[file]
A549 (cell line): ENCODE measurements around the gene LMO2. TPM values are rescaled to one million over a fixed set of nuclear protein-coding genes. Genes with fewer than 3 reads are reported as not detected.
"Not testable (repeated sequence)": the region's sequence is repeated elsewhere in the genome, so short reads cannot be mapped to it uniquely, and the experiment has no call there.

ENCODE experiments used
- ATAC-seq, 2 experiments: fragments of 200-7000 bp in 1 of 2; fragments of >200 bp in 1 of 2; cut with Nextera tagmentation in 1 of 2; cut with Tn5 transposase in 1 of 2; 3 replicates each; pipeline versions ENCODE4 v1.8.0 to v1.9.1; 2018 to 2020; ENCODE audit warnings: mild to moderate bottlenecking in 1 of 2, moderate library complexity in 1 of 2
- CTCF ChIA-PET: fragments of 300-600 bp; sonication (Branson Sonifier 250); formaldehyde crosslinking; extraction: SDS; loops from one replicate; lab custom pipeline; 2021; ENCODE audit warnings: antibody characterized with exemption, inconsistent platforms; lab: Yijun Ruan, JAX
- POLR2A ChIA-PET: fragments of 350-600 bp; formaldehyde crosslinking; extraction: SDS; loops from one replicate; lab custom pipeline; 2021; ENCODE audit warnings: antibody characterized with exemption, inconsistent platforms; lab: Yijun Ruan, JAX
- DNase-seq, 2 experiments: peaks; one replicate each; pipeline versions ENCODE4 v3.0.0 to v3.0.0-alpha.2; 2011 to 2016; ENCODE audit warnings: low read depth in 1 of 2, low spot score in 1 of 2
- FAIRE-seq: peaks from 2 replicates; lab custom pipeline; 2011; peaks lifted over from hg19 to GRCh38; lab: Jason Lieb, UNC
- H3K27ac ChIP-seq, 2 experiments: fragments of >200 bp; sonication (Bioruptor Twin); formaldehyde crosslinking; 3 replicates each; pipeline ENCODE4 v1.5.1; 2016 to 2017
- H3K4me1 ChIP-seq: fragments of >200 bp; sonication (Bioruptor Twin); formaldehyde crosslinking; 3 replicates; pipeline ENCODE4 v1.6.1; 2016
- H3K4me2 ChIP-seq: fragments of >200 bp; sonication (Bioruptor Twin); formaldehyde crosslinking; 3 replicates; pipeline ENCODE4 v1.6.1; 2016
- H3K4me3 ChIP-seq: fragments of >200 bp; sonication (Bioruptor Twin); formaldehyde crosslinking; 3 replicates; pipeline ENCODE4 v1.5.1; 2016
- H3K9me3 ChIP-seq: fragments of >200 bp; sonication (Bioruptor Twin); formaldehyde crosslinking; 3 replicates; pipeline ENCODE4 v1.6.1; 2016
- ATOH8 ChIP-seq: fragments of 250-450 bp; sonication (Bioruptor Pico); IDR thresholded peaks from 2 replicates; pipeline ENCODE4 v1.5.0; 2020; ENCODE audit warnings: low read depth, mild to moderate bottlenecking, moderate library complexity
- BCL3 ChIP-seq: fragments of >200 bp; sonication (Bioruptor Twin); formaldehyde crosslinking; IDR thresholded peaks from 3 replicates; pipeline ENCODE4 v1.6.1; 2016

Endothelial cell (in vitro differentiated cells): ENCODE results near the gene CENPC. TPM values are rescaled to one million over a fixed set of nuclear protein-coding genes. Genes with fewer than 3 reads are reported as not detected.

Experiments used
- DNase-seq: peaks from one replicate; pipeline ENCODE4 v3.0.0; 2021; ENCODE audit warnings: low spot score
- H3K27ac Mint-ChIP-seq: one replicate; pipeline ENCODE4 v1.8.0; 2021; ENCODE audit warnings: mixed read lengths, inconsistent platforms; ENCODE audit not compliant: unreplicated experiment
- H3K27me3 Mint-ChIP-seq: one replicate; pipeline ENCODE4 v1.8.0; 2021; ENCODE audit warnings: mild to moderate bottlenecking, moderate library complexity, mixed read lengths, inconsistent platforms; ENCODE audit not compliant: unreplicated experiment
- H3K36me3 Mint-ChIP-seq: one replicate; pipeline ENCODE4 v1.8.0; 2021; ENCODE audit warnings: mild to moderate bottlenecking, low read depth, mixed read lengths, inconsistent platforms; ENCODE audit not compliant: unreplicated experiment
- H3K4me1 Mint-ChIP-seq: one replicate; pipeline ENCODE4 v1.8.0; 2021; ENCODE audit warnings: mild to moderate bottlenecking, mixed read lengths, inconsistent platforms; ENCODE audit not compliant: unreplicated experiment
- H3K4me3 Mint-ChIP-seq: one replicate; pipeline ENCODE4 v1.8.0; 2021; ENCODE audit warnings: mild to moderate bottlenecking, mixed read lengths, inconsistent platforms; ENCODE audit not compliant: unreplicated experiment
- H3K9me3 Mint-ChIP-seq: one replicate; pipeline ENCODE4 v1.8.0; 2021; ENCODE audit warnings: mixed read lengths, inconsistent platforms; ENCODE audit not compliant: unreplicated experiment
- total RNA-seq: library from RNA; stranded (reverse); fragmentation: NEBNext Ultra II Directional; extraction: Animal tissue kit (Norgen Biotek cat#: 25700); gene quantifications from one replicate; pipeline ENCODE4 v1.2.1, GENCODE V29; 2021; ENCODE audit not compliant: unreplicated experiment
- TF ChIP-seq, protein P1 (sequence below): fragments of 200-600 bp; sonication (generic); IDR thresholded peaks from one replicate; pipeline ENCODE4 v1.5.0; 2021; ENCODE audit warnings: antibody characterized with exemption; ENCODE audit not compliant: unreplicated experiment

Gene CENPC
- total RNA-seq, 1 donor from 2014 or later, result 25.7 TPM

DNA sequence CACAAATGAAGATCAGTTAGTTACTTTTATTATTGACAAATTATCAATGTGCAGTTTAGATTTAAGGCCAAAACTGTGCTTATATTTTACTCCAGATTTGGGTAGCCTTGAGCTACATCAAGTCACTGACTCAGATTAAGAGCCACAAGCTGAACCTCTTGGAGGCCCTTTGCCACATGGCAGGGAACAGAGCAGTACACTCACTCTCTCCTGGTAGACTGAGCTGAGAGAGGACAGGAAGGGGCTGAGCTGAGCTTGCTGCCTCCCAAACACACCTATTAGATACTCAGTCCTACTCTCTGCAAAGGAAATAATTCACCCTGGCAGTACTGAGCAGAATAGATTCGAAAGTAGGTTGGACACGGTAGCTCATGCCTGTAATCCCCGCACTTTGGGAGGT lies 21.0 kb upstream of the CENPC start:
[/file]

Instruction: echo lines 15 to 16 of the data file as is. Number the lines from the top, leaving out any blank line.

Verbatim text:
- BCL3 ChIP-seq: fragments of >200 bp; sonication (Bioruptor Twin); formaldehyde crosslinking; IDR thresholded peaks from 3 replicates; pipeline ENCODE4 v1.6.1; 2016

Endothelial cell (in vitro differentiated cells): ENCODE results near the gene CENPC. TPM values are rescaled to one million over a fixed set of nuclear protein-coding genes. Genes with fewer than 3 reads are reported as not detected.